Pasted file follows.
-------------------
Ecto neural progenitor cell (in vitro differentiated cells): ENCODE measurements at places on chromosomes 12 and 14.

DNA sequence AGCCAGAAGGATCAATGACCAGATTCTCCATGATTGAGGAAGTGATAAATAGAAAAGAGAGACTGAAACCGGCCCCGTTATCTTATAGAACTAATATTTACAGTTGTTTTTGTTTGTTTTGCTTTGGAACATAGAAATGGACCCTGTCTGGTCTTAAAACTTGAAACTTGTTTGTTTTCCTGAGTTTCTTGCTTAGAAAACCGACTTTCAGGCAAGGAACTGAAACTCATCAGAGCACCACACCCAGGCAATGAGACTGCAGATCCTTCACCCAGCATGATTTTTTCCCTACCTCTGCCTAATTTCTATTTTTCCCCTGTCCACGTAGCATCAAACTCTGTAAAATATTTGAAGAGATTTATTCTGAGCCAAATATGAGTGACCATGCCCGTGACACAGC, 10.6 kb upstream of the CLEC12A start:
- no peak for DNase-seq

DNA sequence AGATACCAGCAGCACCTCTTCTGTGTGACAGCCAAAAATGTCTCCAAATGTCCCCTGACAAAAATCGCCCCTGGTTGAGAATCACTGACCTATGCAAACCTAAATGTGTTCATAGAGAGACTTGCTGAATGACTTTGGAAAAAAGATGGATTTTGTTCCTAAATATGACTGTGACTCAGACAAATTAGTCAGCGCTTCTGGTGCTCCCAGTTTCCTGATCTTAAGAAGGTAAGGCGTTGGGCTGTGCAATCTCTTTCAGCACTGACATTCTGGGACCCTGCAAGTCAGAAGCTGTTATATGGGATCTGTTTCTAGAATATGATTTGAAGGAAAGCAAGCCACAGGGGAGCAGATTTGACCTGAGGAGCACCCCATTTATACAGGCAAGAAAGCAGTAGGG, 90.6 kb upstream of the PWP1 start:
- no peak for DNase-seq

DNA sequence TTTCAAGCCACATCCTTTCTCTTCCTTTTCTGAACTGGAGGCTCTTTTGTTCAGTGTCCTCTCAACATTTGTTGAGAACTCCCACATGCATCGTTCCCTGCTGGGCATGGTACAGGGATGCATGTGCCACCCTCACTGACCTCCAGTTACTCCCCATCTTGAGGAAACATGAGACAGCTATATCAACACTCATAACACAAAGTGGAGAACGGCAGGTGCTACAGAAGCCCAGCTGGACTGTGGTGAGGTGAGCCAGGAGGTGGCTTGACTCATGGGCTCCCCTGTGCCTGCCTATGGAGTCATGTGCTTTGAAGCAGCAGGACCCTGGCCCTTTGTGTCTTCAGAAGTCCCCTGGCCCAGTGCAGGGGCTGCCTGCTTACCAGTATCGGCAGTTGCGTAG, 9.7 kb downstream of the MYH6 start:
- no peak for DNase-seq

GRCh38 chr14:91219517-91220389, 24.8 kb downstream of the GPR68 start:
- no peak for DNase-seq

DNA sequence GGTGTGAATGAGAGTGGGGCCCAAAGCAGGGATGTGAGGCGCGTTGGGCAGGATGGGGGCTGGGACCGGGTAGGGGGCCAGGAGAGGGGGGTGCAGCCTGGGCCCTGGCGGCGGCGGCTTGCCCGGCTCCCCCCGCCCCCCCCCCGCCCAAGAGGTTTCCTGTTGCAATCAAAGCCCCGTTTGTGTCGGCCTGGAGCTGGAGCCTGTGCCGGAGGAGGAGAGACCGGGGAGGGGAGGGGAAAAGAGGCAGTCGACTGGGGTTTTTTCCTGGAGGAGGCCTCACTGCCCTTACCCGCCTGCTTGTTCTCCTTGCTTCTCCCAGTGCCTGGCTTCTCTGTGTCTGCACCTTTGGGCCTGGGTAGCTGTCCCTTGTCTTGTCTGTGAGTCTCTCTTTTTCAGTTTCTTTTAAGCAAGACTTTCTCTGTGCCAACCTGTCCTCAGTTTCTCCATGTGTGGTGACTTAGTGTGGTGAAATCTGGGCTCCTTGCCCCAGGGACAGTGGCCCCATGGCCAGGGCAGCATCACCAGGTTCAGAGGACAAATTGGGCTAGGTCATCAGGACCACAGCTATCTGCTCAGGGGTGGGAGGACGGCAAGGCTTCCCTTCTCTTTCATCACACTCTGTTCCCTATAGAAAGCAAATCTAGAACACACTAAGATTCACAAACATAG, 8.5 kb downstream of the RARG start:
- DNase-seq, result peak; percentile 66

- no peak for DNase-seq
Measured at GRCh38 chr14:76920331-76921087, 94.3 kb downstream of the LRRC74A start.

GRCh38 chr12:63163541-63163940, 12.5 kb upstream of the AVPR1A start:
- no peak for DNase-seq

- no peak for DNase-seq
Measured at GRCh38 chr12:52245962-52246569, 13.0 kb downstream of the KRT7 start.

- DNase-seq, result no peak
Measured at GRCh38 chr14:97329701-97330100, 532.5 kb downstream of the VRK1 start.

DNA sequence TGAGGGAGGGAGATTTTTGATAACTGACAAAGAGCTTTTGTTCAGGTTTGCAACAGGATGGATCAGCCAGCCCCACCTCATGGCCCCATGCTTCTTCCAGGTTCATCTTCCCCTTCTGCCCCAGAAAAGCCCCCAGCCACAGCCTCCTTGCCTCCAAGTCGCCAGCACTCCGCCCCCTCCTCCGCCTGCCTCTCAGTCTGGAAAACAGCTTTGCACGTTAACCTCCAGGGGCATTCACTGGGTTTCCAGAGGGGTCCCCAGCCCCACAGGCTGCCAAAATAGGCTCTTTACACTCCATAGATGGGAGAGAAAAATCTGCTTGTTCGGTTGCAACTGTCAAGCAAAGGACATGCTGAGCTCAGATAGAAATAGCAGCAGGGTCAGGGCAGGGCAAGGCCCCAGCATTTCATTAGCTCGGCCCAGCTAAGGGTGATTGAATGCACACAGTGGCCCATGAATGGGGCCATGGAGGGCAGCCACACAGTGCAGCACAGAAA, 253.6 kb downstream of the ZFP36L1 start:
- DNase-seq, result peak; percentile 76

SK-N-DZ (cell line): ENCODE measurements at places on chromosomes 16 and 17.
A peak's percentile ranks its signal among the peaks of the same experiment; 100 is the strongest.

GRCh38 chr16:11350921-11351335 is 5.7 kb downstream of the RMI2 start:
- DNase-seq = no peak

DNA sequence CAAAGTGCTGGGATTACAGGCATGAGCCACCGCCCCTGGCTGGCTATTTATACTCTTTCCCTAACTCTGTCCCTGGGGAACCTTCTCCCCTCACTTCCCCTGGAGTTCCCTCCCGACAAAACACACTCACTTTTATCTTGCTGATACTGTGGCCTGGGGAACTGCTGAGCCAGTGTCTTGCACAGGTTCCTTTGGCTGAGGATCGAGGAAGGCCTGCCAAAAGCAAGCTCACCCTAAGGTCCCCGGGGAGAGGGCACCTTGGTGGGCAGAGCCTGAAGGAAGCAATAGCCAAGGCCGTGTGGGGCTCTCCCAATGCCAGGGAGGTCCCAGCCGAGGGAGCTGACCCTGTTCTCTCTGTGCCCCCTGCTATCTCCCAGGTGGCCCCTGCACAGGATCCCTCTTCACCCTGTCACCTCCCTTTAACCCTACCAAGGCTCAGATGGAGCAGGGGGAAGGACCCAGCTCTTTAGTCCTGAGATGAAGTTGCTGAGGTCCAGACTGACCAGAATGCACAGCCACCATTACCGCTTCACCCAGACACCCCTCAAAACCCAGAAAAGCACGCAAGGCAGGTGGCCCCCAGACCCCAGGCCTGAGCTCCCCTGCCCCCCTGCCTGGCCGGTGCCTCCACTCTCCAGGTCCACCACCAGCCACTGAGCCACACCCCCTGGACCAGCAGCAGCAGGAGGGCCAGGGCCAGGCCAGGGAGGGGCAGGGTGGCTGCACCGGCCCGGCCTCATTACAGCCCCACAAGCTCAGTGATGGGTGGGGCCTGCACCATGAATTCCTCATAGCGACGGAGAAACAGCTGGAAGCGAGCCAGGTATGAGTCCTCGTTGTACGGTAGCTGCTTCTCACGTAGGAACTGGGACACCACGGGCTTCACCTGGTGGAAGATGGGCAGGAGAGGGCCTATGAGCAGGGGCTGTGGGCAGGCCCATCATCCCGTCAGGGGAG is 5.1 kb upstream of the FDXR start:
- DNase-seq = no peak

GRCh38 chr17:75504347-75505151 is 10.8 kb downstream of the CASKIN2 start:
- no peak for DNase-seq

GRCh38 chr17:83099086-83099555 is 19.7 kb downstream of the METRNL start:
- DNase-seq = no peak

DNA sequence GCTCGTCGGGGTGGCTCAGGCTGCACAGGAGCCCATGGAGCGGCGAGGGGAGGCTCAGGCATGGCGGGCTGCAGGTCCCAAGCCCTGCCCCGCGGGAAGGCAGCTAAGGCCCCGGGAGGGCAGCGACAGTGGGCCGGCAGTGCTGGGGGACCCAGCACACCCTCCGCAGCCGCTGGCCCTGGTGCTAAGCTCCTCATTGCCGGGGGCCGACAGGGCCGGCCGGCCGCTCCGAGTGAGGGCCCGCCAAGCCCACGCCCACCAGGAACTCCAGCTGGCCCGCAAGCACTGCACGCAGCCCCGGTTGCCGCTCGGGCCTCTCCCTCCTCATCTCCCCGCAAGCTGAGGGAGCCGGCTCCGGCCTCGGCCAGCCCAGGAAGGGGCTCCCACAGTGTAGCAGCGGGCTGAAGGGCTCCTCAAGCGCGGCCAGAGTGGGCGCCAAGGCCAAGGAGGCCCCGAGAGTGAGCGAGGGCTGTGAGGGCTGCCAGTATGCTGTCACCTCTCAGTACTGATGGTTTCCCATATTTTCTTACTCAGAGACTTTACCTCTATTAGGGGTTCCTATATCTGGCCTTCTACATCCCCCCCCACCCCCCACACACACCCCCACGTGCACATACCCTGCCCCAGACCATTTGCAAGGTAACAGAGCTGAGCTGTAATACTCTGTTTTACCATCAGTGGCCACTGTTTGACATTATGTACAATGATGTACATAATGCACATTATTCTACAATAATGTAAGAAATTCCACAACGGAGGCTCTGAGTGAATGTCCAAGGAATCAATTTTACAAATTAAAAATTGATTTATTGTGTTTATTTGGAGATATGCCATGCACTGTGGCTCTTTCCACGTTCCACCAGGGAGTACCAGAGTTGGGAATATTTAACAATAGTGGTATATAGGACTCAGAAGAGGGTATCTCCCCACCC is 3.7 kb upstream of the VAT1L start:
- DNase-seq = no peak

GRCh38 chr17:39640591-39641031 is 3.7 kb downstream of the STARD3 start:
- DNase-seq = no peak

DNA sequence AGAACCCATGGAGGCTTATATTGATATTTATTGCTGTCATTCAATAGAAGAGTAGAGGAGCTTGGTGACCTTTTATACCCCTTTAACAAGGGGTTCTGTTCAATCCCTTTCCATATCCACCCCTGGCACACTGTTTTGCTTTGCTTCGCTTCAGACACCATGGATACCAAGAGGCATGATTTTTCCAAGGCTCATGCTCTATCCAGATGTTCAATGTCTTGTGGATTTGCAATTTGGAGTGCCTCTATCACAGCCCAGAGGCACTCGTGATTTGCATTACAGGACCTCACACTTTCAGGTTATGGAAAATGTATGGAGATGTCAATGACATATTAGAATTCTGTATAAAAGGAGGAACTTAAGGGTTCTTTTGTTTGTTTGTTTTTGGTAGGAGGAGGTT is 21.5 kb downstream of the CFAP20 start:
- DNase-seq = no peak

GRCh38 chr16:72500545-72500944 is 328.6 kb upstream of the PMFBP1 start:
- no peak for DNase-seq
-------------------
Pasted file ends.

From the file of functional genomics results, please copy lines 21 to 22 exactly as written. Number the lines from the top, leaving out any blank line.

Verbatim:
- DNase-seq, result peak; percentile 76

SK-N-DZ (cell line): ENCODE measurements at places on chromosomes 16 and 17.